Review of 'Fall of the Phantom Lord'- page 2 | People & Places | Smithsonian
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Review of 'Fall of the Phantom Lord'

Review of 'Fall of the Phantom Lord'

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Andrew Todhunter begins this book as a single young man, mesmerized by risk and by Dan Osman. By the end, Todhunter is married, with a newborn daughter. He reaches a decision: he will not emulate Osman and jump off a bridge. It is tempting. "But the jump, in the end — and what it has to offer — isn't worth it," Todhunter decides. Watching his daughter born, a difficult birth, has proved more terrifying than bridges or cliffs. If he ever again wrestles with intense fear, he believes, it will be at sea level, "in one of the many quiet rooms and corridors of ordinary life."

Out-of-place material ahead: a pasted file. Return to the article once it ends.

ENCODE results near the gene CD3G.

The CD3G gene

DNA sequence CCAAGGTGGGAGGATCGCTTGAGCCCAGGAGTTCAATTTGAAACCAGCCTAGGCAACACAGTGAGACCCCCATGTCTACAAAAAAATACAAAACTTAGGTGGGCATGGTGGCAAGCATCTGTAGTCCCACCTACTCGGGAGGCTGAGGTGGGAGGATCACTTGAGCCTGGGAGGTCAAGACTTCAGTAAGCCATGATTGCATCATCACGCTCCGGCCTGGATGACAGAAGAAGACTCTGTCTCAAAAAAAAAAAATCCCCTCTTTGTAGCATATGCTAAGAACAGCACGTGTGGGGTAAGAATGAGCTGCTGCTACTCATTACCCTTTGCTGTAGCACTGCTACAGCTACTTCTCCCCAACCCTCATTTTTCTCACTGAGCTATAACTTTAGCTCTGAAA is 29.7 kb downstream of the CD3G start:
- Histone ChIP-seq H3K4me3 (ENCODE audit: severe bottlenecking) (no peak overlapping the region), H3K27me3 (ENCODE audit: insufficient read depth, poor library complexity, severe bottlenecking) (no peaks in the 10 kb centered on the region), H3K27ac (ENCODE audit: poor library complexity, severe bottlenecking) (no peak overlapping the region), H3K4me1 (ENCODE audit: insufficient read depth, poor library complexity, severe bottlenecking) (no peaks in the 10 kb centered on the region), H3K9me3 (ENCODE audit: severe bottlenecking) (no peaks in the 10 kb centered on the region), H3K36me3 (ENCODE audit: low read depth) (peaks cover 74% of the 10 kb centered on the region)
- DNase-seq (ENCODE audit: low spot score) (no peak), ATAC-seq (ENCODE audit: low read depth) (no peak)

Richard Wolkomir writes often for Smithsonian. He is based in Vermont.


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